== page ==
Making young people's voices heard
Team Gold is an enthusiastic group of young people who are dead-set on amplifying youth voice. This is no easy task. Team Gold manages a pot of money that helps dozens of young people do what they want to do. From sessions in recording studios, to producing materials that will be used by us. The money comes from supporters, and the group has given many young people a chance to speak out on issues they care about. We spoke to some of the members to learn more.
The first meeting
Sam, 18, and a member of Team Gold, recalls the first meeting he had and how it made him feel. “Everything started with nerves filling up my brain with anxiety about meeting new people.” During that first meeting, the group looked at some ‘Golden Ticket’ applications. These applications come from young people across England who maybe want to get more active or learn something new. Some young people receive a gym membership, others receive shoes for an interview. Seeing that so many teenagers needed support made Sam reflect on how little young people are listened to. "Deep down, there are so many issues all the time that the government should be looking into and yet deem us not worthy.”
Earlier this year, a new report was launched to examine the UK Government’s work to make sure that children and young people rights are being respected in line with the UN Convention on the Rights of the Child (UNCRC). Eamon and Helya got the exciting opportunity to attend the launch event.
“We wanted to experience politics face-to-face. It was a dizzying experience, but then it all started to click. One of us was allowed to put a question to a baroness. During her speech, she’d mentioned the importance of empowering students and we wanted to know how that would be implemented.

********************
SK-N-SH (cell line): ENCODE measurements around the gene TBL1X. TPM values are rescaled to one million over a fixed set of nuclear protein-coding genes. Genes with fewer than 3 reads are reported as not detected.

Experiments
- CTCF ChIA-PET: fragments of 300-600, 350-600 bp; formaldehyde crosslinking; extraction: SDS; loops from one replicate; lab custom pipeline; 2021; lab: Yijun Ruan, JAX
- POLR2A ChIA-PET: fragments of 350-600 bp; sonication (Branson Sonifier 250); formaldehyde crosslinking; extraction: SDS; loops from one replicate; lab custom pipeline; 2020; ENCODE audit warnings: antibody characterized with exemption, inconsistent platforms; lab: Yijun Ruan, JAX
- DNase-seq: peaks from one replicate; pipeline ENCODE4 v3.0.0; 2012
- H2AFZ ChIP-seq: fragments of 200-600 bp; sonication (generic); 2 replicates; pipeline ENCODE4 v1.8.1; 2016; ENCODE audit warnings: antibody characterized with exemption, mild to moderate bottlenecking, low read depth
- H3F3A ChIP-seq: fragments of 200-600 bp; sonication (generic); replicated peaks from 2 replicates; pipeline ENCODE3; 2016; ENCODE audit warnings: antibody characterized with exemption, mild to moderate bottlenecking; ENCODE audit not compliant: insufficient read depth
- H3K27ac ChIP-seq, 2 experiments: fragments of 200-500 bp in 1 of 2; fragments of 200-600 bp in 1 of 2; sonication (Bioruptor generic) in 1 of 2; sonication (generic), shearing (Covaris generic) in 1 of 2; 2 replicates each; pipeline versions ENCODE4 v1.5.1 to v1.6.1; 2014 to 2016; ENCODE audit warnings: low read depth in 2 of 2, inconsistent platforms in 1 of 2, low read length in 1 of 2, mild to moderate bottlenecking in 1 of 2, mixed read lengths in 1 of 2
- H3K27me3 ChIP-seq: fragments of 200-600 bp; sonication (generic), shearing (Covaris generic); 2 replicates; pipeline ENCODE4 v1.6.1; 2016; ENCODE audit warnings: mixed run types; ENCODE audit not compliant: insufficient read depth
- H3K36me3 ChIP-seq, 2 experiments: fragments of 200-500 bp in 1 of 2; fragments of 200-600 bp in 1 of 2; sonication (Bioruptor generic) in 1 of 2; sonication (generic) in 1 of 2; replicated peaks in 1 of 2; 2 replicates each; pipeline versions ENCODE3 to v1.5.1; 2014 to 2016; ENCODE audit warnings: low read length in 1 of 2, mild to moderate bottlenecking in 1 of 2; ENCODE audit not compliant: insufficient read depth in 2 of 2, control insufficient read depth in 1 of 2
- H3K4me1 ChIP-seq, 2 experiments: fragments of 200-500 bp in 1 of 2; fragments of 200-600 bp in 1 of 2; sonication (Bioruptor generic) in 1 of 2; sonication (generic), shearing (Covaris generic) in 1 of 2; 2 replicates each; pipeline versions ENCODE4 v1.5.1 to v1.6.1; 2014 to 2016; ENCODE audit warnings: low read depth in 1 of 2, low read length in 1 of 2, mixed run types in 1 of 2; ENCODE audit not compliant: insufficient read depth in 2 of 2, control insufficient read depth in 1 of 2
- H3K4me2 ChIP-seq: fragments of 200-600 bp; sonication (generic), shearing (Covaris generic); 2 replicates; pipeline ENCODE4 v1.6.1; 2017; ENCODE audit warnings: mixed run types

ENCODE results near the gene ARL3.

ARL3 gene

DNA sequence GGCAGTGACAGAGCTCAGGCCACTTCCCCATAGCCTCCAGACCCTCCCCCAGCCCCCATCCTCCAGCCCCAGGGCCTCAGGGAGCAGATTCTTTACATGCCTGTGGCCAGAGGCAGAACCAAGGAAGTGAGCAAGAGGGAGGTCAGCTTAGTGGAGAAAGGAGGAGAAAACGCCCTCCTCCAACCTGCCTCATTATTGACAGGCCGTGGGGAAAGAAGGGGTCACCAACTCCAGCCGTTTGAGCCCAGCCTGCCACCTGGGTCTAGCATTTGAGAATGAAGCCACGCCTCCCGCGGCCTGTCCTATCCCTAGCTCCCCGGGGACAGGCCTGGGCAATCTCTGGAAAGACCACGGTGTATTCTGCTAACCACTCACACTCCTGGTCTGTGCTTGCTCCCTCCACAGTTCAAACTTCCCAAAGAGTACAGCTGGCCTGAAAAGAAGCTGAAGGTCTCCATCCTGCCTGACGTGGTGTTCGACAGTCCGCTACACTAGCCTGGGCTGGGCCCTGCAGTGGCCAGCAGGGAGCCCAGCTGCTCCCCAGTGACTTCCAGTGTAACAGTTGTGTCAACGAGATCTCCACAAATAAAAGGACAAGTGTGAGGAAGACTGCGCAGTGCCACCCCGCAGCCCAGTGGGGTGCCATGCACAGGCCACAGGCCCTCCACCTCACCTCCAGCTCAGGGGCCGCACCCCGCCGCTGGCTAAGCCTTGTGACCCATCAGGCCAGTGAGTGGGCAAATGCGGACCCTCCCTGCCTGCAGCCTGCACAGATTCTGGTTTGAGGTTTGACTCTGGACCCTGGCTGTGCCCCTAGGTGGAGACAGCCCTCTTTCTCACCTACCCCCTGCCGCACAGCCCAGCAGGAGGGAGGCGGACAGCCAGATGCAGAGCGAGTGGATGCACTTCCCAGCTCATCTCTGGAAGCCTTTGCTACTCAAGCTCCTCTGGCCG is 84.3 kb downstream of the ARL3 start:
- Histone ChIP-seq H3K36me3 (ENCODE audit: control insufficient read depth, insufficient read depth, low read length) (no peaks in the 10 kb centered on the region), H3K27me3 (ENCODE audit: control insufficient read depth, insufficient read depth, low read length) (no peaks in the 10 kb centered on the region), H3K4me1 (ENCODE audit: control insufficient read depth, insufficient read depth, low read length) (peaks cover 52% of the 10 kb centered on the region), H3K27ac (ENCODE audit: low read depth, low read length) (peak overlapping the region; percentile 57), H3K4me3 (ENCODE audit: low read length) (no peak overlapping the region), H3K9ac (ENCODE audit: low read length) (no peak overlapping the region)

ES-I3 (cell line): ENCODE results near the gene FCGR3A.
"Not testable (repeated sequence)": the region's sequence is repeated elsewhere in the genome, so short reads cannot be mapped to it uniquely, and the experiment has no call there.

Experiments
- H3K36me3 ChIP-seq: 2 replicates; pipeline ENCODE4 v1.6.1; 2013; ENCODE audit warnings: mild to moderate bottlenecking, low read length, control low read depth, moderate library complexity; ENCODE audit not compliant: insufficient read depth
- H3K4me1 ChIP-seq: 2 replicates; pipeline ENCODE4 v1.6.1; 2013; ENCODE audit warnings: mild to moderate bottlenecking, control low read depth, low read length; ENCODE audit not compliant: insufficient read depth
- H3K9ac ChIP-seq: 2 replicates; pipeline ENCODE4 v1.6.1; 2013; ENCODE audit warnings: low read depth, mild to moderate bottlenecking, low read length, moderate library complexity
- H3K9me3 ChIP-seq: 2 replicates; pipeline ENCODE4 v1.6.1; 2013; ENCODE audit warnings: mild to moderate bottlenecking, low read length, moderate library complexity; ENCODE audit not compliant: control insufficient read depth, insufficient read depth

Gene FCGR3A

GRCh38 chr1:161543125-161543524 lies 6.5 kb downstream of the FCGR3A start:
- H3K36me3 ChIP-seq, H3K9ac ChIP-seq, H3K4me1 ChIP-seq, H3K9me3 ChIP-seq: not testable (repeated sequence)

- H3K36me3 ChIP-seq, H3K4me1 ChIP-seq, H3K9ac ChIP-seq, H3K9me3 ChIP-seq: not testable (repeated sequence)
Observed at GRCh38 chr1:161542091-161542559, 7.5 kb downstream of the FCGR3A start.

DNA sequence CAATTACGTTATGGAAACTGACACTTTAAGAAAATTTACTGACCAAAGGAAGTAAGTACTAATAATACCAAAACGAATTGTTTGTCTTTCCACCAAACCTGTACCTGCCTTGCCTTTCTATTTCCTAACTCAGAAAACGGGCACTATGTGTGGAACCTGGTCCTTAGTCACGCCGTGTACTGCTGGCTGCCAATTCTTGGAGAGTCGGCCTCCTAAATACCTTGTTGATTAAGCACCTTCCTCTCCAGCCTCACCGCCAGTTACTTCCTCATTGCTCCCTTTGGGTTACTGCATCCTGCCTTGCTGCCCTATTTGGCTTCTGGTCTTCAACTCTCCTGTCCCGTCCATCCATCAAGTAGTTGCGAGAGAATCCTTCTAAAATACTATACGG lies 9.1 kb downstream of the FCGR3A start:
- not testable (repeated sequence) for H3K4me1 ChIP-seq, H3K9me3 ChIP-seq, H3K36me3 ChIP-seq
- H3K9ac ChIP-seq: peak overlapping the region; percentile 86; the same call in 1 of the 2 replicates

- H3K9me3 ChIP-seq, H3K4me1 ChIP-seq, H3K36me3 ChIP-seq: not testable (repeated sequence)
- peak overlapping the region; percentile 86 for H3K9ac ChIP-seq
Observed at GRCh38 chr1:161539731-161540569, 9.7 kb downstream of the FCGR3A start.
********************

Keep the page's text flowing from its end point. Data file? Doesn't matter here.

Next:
“After the meeting, we asked an MP the same question and spoke to a person from another charity about it, too. She commended us for pursuing that line of enquiry, saying she thought students should be given roles at each level of the school hierarchy. That would empower students, because they’d be in positions where they could question power.”
"For us, it was really important to represent young people at the event and meet MPs. We definitely had something to prove – that young people can be active and equal participants in society."
For the members of Team Gold, it isn’t just about giving funding to other people. It creates unique opportunities for the group itself. Some members organised an event called Over the Rainbow at Alton Towers, where young people could share how the funding they received made a difference to their lives. Most importantly, it’s shown the group the power their voices have.
Making a difference
Making a difference
For the young people involved in Team Gold, it means so much more than just deciding on funding. Said explains, “Team Gold helps young people find the purpose within themselves, as well as people around them.”
Ruby added, “It’s very important that people listen to us, so they can understand what problems we have and so that we feel heard as well.”
Team Gold has given hope, support, and a voice to the young people who will go on to shape our future. “These are things that might not have been possible if it weren’t for the amazing gifts of The Children’s Society’s supporters and the tireless work of the organisation’s staff and volunteers. It makes us happy that so many people have come together to make it possible for us to help others.”
Team Gold helps young people find the purpose within themselves. Team Gold helps young people find the purpose within themselves.